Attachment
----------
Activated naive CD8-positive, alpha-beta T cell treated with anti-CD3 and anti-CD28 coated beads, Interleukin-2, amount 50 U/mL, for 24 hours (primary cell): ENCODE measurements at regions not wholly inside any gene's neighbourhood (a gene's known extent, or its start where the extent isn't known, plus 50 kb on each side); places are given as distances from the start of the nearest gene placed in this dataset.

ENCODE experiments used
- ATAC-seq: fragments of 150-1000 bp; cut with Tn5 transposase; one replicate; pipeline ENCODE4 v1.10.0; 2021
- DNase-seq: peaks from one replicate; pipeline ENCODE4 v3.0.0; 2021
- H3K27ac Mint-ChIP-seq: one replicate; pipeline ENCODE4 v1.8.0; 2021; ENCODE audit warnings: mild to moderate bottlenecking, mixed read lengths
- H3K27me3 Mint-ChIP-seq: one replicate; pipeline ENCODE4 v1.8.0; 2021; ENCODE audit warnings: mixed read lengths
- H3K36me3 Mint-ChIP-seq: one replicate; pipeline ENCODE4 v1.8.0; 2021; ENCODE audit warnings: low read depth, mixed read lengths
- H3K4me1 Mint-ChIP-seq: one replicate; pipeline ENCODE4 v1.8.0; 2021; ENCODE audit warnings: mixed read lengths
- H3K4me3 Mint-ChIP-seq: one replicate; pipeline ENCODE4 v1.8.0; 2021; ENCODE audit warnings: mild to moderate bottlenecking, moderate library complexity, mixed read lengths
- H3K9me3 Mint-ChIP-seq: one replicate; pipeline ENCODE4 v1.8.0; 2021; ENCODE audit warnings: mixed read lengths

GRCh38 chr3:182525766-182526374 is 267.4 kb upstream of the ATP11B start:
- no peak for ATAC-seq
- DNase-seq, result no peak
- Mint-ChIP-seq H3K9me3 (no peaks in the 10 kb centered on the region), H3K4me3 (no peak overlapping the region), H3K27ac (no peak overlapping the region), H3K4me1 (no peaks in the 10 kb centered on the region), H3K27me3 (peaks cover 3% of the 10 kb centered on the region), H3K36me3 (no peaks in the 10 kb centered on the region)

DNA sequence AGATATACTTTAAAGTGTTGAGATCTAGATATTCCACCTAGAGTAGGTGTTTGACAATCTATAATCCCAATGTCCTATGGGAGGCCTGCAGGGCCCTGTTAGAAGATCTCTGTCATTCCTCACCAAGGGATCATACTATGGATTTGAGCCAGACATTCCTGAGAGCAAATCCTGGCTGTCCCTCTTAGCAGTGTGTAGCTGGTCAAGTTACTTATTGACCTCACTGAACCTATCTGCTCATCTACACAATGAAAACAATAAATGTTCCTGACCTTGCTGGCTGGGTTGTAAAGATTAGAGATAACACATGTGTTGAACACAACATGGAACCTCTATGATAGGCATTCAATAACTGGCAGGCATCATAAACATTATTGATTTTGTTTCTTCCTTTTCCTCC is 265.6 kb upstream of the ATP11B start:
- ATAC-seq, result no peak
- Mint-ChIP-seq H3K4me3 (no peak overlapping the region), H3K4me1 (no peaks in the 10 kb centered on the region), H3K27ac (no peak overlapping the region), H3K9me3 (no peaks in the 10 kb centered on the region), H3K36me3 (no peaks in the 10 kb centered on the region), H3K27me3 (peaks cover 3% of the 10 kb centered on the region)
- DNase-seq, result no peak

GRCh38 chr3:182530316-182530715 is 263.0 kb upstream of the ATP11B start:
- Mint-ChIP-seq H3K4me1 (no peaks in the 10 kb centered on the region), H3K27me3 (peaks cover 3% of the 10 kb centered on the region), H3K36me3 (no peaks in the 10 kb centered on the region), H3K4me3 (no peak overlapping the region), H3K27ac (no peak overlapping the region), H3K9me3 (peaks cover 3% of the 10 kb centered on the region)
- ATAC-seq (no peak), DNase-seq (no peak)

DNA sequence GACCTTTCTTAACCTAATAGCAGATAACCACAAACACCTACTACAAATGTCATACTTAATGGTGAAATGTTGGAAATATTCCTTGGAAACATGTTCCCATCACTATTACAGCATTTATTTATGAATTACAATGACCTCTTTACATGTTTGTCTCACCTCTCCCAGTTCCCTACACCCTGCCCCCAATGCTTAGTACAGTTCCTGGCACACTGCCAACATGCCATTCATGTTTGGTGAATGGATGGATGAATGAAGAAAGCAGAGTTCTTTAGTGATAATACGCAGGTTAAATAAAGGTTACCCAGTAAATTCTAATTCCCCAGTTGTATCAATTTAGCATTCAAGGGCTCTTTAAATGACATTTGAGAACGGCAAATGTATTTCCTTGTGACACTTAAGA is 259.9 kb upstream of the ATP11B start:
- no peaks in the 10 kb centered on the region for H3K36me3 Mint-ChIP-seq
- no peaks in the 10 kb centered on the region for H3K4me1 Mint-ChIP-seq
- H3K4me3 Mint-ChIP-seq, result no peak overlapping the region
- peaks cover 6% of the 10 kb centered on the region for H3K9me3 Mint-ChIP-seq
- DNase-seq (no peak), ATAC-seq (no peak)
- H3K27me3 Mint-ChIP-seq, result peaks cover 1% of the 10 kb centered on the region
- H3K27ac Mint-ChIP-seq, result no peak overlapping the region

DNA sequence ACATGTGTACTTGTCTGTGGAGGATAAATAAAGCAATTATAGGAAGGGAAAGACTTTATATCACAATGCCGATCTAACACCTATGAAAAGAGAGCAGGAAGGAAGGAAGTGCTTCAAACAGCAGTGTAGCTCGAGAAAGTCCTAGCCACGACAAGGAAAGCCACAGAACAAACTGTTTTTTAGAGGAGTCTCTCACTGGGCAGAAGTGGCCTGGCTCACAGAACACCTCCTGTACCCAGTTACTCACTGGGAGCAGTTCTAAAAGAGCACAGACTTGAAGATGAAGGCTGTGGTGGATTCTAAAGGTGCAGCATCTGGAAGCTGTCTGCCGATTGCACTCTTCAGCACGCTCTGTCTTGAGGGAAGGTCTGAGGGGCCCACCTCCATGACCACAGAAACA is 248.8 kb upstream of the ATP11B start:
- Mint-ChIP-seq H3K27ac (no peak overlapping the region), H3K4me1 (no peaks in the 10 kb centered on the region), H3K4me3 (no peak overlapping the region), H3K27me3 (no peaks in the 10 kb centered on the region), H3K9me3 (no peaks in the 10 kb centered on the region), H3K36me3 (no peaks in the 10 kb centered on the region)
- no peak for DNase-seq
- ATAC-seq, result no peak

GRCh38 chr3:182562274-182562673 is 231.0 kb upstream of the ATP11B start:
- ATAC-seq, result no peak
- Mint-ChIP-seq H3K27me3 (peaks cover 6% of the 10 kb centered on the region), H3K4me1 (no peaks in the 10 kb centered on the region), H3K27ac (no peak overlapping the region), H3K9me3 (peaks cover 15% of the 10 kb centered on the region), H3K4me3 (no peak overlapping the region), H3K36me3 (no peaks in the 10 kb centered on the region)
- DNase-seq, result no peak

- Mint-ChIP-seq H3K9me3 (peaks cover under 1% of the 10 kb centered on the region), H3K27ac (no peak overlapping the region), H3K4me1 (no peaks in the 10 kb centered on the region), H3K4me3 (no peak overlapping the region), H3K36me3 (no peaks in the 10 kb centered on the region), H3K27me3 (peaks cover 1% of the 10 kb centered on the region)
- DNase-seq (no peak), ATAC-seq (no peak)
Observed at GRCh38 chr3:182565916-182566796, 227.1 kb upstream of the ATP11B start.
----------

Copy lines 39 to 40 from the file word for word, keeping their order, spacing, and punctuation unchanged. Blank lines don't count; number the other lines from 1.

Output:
- DNase-seq (no peak), ATAC-seq (no peak)
Observed at GRCh38 chr3:182565916-182566796, 227.1 kb upstream of the ATP11B start.